Oh there’s the bare wood. I mean not bad but there’s definitely a thick poly coat on the lacquer series. Then he agreed to why I wouldn’t attempt to make it look natural. You simple can’t.
 

SonOfLerome

Senior Stratmaster
May 25, 2020
1,291
Mandalore
Here’s my buddies 60’s MIM lacquer Jaguar. He bought it used with a relic attempt. He wanted me to fix it. I told him it’s impossible to make it look authentic with the poly undercoat. He didn’t believe and said it’s bare wood. Ok sure. He sends me these pics. View attachment 559265 View attachment 559266 View attachment 559267 See look bare wood. I polity said that’s not bare wood. He was frustrated that he couldn’t get it to look right. It’s not easy and especially with the odd nitro stuck to poly. He got a little dirt on it and more aggressive with sand paper. Then sends me this pic View attachment 559268

Oh there’s the bare wood. I mean not bad but there’s definitely a thick poly coat on the lacquer series. Then he agreed to why I wouldn’t attempt to make it look natural. You simple can’t.
Speaking from personal experience, the lacquer on the lacquer series is really odd.
I can’t speak for the body much but the neck on my 50s Strat had a super brittle finish which chipped off in large portions, more akin to poly in my eyes. Odd stuff.
Not sure whether there was much under that layer but I suspect so.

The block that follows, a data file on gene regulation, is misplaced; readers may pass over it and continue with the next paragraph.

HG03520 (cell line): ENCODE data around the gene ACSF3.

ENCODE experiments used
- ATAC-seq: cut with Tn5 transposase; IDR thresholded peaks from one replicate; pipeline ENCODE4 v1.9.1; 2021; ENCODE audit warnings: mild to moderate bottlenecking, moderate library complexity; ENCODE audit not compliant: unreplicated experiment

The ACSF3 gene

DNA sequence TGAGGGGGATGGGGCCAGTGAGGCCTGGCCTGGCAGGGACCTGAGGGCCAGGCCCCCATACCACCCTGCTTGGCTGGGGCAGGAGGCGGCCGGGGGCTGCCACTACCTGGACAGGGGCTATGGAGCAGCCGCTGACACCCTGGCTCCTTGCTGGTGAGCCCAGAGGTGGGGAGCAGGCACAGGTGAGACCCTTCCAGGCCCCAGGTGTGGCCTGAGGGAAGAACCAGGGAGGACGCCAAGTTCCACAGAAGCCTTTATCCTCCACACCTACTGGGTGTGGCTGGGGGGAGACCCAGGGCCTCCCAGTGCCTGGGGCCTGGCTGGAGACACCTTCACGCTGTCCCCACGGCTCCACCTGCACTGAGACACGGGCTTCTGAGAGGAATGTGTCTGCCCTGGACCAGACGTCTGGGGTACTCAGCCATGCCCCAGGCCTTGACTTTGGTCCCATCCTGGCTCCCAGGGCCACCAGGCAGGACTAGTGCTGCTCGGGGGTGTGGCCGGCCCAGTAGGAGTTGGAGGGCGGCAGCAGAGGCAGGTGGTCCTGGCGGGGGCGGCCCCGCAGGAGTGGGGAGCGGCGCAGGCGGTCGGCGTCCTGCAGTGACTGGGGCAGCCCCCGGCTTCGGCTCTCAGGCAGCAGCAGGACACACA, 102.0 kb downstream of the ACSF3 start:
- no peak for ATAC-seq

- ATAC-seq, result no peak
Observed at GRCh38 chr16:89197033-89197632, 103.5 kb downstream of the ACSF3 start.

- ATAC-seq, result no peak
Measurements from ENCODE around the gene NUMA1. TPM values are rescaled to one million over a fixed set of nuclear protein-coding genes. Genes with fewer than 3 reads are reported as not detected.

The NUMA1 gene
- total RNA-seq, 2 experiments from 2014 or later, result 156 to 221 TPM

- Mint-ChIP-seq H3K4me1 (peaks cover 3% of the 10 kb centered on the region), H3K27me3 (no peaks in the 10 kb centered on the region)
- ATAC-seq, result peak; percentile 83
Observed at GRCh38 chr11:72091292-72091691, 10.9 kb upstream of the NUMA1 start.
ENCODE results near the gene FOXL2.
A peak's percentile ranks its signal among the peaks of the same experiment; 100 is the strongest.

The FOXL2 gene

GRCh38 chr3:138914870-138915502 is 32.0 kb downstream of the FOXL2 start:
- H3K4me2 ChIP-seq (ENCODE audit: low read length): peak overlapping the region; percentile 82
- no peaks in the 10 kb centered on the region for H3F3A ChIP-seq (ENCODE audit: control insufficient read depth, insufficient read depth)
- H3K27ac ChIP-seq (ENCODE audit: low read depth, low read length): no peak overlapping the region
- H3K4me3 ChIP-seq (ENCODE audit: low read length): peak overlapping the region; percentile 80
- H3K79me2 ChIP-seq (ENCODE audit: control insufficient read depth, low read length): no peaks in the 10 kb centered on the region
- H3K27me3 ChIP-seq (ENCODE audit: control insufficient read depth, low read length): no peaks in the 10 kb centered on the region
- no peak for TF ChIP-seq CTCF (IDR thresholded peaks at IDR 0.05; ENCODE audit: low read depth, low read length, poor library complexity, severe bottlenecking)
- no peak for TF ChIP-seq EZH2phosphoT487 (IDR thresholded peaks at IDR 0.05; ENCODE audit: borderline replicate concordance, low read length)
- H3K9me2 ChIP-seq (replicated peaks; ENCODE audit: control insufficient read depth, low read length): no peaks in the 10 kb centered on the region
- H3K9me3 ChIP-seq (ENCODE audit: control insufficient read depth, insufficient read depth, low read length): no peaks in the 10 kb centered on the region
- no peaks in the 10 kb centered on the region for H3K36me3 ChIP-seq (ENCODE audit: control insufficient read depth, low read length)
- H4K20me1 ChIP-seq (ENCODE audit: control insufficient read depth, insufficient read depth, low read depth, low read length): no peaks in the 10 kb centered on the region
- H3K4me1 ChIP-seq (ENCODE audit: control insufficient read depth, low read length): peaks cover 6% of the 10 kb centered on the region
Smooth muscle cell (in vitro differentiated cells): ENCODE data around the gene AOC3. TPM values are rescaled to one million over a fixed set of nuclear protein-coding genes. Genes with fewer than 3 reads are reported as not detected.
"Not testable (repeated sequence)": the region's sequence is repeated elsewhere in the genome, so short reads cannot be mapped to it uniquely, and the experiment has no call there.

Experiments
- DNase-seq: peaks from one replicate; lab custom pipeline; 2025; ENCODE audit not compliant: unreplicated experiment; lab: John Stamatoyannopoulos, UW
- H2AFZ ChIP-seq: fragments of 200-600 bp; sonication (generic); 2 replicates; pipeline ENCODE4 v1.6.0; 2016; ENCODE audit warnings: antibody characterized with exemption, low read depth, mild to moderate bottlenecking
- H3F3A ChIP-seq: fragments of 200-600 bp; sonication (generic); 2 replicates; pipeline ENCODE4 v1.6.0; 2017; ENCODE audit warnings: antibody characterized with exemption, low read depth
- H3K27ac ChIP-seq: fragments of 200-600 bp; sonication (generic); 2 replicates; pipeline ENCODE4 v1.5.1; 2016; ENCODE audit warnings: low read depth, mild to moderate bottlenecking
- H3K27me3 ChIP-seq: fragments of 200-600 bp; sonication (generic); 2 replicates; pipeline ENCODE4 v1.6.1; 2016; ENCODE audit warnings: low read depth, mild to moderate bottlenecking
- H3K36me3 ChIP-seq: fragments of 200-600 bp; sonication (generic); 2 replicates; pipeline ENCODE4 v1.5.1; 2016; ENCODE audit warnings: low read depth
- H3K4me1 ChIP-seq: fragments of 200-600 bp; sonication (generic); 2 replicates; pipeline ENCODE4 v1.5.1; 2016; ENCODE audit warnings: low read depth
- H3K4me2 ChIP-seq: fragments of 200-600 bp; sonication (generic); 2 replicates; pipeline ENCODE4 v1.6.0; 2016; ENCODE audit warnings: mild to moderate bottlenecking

Intune

Senior Stratmaster
Jan 14, 2021
4,916
Edmonton, Alberta
Speaking from personal experience, the lacquer on the lacquer series is really odd.
I can’t speak for the body much but the neck on my 50s Strat had a super brittle finish which chipped off in large portions, more akin to poly in my eyes. Odd stuff.
Not sure whether there was much under that layer but I suspect so.

Yeah I find whatever fender calls nitro on the less expensive models is really. The satin nitro on the HWY 1 is almost like chalk. The finish on the road worns and lacquer series is nicer for sure but still not really what you find on the AVRI stuff. Yet again you’ll never get a answer to exactly what it is no matter how much detail the description has. Just really vague.
 

Baelzebub

Dr. Stratster
Nov 1, 2019
14,780
State of Disbelief
Exactly, it’s as though there’s 90 different finish terms that fender uses. There isn’t really but people make up or interpret into their own words what they read and it turns into this.

It’s really simple. Expensive guitars get flash coat, thin skin or what the custom shop uses. The less expensive get whatever plastic fender uses plus a thin nitro coat.

I’ve stripped pretty much every fender “nitro” body except the custom shop stuff. The only bodies my industrial strength paint stripper could get to bare wood was the 2012-2017 AV series. A 65 Jaguar and a 64 jazz bass. Within minutes it down to bare wood.

Everything else which included the HWY 1, road worn, 57 hot rod avri, normal 62 avri, Jonny Marr Jaguar, and a AO 60’s tele, all required a heat gun and scrapper to remove the plastic once the top coat disappeared. So that’s my first hand experience despite what fender says is 100% nitro.
Yeah.it's a thing with them. Witness the name change from American standard to American and back to American Standard for no apparent reason. Dopey stuff like that abounds.